• Jive Community Platforms (SaaS)
  • SocialText (SaaS)
  • WebEx (SaaS)

Recommendations

As organizations consider SaaS adoption they must put into place an integration framework to support the competing forces of innovation and harmonization.  These integration frameworks must consider not only data, but also process, metadata, and business intelligence.  Key suggestions include:

  • Begin with the end in mind. Identify the key performance indicators.  Determine how to measure business value
  • Understand your key business processes. Classify your business processes into 3 buckets: commoditized, mission critical, and innovative.  This way you’ll know which processes can be put into an outsource, shared service, or internal ownership.
  • Map the granularity of the business processes.  Group similar processes across different solutions and understand the levels of granularity.  Identify points for harmonization.
  • Determine the data integration requirements. Identify the key business objects associated with the business process.  Ensure that the right data arrives to the right process at the right time for the right person.  Map key meta data to process and business objects.  Build out your canonical data models.
  • Build loose frameworks for evaluation of SaaS solutions. Give line of business teams guidelines to determine how SaaS solutions fit into existing processes.  Use this to jump start integration and proactively identify integration challenges.
  • Determine approach and SaaS adoption policies. In some cases, point to point will make more sense. In others, greater levels of integration and control may be required.  Avoid a one-size fits all methodology in setting up policies.  Consider the business case first and foremost.

The Bottom Line – SOA’s Not Dead And Integration Is Key To Successful Hybrid Deployments

Given these scenarios, CIO’s and line of business apps will need to rely on stronger enterprise architecture and integration in hybrid deployments.  In fact, au contraire on the death of SOA!  Introduction of next generation social enterprise apps will only accelerate the need for good architecture and services design. Expect solutions from Boomi, Cast Iron, Informatica, Pervasive, SnapLogic, and Talend to play a key role going forward.

Your POV

Where are you with your SaaS deployment strategy?  Have you considered SaaS integration tools? What are you using and why?  Do these issues resonate with you?   Who owns the larger integration problem in your organization? Let us know how we can assist or please post or send on your comments to rwang0 (at) gmail (dot) com or r (at) altimetergroup (dot) com and we’ll keep your anonymity.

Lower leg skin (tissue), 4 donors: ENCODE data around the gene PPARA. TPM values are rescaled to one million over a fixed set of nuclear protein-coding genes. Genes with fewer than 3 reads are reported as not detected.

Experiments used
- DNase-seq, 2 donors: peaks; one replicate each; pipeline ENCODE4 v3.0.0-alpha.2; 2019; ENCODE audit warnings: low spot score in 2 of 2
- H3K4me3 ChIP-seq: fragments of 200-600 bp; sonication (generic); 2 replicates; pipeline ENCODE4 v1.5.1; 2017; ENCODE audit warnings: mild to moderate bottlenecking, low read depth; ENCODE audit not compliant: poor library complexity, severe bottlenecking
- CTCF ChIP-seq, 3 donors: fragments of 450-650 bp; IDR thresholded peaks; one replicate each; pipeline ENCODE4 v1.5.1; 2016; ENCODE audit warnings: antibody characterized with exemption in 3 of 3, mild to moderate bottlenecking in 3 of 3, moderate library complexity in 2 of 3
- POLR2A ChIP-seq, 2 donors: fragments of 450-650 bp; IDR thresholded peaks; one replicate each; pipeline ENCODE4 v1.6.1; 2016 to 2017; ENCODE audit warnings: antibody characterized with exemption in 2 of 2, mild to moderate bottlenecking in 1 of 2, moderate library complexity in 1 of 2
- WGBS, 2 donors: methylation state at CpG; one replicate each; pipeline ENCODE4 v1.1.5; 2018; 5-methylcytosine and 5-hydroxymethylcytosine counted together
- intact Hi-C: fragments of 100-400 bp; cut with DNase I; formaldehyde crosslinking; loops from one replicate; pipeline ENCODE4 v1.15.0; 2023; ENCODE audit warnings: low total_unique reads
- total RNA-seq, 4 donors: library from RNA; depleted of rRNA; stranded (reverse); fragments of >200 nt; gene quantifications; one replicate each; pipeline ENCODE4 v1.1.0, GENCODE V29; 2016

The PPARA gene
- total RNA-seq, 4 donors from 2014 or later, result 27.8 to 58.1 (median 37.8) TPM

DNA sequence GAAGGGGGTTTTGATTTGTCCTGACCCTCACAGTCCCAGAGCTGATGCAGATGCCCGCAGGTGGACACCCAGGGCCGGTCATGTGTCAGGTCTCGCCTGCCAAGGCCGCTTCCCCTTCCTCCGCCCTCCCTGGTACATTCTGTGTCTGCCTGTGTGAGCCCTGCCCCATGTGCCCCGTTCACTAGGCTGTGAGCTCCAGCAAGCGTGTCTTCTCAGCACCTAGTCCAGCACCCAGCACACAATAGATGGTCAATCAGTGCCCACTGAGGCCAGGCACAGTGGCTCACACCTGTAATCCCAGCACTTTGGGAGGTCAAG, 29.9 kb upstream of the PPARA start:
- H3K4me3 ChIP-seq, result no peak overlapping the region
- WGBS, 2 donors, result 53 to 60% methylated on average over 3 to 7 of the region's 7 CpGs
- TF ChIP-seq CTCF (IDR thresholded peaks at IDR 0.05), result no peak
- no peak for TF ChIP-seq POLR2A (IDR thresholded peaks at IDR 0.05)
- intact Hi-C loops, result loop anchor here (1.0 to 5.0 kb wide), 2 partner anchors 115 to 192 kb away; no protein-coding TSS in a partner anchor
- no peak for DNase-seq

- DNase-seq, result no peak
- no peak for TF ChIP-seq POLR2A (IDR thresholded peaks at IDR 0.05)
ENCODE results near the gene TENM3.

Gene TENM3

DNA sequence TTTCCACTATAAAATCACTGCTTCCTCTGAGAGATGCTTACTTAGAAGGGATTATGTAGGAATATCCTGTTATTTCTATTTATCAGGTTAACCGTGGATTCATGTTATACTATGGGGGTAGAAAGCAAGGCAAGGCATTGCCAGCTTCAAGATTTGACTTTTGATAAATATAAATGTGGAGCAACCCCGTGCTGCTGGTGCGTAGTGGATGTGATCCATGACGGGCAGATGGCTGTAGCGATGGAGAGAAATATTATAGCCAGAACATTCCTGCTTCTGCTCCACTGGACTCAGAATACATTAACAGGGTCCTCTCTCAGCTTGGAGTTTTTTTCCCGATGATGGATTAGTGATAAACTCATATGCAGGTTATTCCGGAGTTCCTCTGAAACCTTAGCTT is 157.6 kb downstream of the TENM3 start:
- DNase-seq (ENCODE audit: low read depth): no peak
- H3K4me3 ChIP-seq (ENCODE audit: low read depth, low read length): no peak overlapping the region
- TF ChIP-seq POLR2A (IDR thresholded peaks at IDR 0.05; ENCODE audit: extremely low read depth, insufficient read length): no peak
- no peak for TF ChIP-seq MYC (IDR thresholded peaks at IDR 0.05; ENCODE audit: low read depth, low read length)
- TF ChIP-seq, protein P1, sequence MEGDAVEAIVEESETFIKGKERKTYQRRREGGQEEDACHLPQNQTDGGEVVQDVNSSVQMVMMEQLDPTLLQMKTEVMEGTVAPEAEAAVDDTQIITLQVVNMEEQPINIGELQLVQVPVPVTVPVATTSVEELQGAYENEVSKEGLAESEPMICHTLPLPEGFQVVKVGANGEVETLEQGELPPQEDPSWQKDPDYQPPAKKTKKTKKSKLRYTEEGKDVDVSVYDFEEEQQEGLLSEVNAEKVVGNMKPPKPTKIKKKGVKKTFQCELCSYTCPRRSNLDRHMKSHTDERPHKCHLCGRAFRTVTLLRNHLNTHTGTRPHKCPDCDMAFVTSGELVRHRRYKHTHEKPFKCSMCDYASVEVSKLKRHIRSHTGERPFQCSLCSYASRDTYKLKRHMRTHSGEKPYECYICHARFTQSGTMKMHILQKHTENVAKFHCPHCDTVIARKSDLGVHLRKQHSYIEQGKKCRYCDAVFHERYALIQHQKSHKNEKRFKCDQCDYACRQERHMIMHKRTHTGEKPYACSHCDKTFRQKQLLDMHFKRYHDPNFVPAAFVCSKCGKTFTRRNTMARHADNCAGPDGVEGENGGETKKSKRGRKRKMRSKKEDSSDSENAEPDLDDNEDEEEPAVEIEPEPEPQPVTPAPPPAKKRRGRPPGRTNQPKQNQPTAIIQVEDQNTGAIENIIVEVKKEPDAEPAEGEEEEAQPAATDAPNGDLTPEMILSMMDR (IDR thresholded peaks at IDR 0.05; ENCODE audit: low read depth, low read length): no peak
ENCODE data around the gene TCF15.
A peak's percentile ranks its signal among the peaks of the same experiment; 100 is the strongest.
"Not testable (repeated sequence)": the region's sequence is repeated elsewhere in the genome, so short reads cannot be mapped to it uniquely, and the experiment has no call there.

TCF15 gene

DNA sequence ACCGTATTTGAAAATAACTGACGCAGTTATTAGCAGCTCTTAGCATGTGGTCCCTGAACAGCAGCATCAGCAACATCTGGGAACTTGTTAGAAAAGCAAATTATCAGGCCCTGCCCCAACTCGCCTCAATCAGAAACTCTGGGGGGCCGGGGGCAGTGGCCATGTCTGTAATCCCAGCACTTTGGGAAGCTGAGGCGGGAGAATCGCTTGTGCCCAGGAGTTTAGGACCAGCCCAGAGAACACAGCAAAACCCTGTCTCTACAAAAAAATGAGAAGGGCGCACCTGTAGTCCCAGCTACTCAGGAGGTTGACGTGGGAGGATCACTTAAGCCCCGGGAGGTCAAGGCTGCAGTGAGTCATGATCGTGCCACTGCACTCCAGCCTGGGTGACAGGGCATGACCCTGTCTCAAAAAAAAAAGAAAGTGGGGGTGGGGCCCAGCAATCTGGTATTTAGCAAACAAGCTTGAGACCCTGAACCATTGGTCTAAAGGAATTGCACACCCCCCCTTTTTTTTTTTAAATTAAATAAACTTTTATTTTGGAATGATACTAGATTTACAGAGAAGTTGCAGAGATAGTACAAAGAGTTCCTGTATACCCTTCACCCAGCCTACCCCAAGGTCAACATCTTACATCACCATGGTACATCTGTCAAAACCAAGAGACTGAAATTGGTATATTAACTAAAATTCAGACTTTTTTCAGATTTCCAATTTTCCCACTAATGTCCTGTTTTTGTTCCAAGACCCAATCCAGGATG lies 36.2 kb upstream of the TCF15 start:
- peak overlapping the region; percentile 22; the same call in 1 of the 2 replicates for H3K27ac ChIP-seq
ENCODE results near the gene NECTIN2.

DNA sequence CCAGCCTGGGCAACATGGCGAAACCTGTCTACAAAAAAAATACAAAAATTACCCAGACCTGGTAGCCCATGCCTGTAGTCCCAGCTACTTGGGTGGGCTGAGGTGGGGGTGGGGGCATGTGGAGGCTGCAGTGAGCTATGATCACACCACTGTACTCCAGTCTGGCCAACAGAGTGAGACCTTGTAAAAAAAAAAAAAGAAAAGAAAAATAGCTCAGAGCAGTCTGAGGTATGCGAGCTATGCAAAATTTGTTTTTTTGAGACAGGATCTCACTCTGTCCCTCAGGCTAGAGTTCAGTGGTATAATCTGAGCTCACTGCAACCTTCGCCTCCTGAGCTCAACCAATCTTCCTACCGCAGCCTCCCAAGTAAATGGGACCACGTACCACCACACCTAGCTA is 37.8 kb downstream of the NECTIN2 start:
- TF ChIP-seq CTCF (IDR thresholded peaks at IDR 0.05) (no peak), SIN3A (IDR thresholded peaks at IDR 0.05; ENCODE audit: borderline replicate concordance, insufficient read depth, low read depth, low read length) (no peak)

Copyright © 2009 R Wang & Insider Associates, LLC. All rights reserved.

  • Ray interesting POV as usual.

    The one point I have quesitons on is bullet #1 “Begin with the end in mind”. As we see more business esp. Ignoring the SMB trends in leading the adoption SaaS tools, with the changing needs of the market (economic turbluence to finding customer stickiness in the Web 2.0 world) and it becomes harder for organization of all sizes to adopt SaaS effectively based on a standard set of criteria. One reason why we are witnessing the public sector leading the way in SaaS adoption may be that given their long ‘business cycle’ (e.g. little change over long periods of time) that a combination of the cost savings and the simpleness of measuring might actually be easier.

    Nonetheless, the typical organiztion shouldn’t adopt SaaS to meet internal KPIs as these will get watered down b/c accountants will see costs savings as the driver. Rather SaaS is a customer (internal and external) centric evolution of IT that companies who embrace the middle three layers of your figure with the greatest returns.

    I think one thing you are really onto is the SaaS model for LOB applications. If we take the order of your examples I think we’ll see Example 2 becoming a preferred model for the edge, then model one connecting back to core systems (Ex. 3). This will enable business going through growth (organic or M&A) to adjust their services to a broad range of users allowing the to contribute more quickly and effective to the business.

    Finally these points of action really don’t seem that different than the thought process that a co. should go through regardless of On-Prem or SaaS IT strategy.

    Just my POV.